Japan’s invisible trains will take off in 2018

Japanese architect Kazuyo Sejima designs trains with a reflective surface that mirrors the surrounding scenery.
Invisible train

Japanese railway network developer, The Seibu Group commissioned Pritzker Prize-winning architect Kazuyo Sejima to create a set of special edition trains in light of its 100th anniversary. Known for using reflective surfaces that blur the line between nature and manmade infrastructure, Sejima has redesigned Seibu Railway's Red Arrow express trains so that the machinery blends into the surrounding countryside.

Set to hit the railway tracks in 2018, the fleet of seven trains will be covered in a reflective surface that will mirror back the passing rural and urban environment along the 110-mile line through Japan. Travelling at a speed of 360 miles per hour with a reflective shell will create a camouflage effect that will make the trains hard to spot, and almost invisible to the human eye.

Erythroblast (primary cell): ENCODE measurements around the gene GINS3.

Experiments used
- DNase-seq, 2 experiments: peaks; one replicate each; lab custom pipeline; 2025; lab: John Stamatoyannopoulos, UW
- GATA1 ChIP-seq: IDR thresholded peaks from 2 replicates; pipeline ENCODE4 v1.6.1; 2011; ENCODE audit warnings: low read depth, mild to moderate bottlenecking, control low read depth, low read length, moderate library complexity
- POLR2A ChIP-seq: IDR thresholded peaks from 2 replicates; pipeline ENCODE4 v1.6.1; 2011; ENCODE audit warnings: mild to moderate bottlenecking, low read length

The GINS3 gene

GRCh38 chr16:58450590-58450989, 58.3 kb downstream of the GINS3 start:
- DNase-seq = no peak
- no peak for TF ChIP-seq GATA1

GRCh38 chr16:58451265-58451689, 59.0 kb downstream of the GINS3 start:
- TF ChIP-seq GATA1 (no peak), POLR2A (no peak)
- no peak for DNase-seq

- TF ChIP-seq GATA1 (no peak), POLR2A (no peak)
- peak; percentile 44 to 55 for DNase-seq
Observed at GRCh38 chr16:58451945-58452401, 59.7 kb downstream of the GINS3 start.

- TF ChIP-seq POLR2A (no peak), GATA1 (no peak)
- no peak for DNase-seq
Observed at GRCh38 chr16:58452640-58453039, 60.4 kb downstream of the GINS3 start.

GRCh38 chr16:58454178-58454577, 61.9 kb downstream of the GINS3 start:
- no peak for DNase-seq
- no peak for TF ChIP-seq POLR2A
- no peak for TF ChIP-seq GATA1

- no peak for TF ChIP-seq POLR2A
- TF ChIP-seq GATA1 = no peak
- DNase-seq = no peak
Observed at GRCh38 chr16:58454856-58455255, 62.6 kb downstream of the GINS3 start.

The project will be Sejima’s inauguration into train design but she has applied her signature architectural style to the mobile structures. Her Le Louvre-Lens Museum in France, disguised in shiny reflective metals, is one such example of her fascination with transparent buildings.

While a lot of attention was paid to the train’s exterior design, Sejima remarks that she would “also would like it to be a limited express where large numbers of people can all relax in comfort, in their own way, like a living room, so that they think to themselves 'I look forward to riding that train again.'"